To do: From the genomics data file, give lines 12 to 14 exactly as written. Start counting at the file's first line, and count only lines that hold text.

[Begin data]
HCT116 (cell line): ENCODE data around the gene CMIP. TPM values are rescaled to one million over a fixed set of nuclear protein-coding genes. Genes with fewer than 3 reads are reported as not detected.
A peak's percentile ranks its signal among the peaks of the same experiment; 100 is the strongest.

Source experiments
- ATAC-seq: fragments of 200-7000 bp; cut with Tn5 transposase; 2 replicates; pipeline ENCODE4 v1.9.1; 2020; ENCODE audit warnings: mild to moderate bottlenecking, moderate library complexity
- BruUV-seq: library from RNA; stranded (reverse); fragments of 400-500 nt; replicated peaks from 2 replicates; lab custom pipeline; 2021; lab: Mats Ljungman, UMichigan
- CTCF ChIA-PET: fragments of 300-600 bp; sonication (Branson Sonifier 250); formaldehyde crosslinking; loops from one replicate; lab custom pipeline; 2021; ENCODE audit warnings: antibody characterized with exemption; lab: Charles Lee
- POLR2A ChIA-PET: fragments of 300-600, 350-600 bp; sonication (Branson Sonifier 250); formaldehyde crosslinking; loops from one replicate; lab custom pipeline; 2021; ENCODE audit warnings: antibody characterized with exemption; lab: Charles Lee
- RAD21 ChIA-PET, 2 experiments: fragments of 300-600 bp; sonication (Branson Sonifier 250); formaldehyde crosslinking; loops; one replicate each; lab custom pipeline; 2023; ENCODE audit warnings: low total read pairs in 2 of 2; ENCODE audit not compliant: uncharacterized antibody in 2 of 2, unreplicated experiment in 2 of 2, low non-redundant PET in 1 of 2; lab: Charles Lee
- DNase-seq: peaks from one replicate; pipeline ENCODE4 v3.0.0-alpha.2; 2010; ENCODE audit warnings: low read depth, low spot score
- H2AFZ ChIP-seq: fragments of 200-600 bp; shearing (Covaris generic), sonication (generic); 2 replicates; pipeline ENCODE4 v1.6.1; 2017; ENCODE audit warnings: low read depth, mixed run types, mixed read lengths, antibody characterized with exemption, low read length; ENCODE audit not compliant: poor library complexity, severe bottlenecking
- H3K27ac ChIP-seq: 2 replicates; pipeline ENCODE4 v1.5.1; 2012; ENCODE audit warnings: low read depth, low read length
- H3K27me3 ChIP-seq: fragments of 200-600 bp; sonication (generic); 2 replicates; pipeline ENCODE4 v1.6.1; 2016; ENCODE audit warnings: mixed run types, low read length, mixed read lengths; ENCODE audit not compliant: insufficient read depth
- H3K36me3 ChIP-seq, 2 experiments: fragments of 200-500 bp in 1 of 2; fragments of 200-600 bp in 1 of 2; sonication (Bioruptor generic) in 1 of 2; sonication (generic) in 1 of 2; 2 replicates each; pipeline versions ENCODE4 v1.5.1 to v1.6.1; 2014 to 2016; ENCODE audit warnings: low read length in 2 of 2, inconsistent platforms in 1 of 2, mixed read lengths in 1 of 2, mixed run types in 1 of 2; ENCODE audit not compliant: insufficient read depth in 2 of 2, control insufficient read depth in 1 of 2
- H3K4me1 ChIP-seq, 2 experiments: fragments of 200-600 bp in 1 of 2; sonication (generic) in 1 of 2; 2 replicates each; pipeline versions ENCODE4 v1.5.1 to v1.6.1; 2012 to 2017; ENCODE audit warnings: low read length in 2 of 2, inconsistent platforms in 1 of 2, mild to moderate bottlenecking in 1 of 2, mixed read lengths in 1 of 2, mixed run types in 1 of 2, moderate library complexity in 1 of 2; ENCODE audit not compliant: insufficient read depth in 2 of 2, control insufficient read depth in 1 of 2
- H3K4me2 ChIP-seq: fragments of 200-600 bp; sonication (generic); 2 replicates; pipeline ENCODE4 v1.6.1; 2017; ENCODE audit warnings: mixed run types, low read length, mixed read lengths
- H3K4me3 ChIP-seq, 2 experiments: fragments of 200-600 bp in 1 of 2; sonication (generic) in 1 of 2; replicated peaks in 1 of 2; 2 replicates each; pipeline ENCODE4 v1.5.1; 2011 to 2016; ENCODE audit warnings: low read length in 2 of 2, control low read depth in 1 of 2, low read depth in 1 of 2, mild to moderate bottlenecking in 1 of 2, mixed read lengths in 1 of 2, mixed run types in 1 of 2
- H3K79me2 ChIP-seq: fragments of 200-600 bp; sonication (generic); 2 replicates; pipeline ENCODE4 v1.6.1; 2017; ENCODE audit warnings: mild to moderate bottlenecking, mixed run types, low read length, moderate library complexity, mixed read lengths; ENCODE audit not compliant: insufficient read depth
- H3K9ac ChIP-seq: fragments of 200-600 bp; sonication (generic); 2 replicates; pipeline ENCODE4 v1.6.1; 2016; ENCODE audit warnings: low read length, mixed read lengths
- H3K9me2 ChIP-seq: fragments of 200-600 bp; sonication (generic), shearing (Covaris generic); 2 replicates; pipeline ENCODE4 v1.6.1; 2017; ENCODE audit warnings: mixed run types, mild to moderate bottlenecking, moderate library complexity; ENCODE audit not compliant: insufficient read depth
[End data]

- H3K27me3 ChIP-seq: fragments of 200-600 bp; sonication (generic); 2 replicates; pipeline ENCODE4 v1.6.1; 2016; ENCODE audit warnings: mixed run types, low read length, mixed read lengths; ENCODE audit not compliant: insufficient read depth
- H3K36me3 ChIP-seq, 2 experiments: fragments of 200-500 bp in 1 of 2; fragments of 200-600 bp in 1 of 2; sonication (Bioruptor generic) in 1 of 2; sonication (generic) in 1 of 2; 2 replicates each; pipeline versions ENCODE4 v1.5.1 to v1.6.1; 2014 to 2016; ENCODE audit warnings: low read length in 2 of 2, inconsistent platforms in 1 of 2, mixed read lengths in 1 of 2, mixed run types in 1 of 2; ENCODE audit not compliant: insufficient read depth in 2 of 2, control insufficient read depth in 1 of 2
- H3K4me1 ChIP-seq, 2 experiments: fragments of 200-600 bp in 1 of 2; sonication (generic) in 1 of 2; 2 replicates each; pipeline versions ENCODE4 v1.5.1 to v1.6.1; 2012 to 2017; ENCODE audit warnings: low read length in 2 of 2, inconsistent platforms in 1 of 2, mild to moderate bottlenecking in 1 of 2, mixed read lengths in 1 of 2, mixed run types in 1 of 2, moderate library complexity in 1 of 2; ENCODE audit not compliant: insufficient read depth in 2 of 2, control insufficient read depth in 1 of 2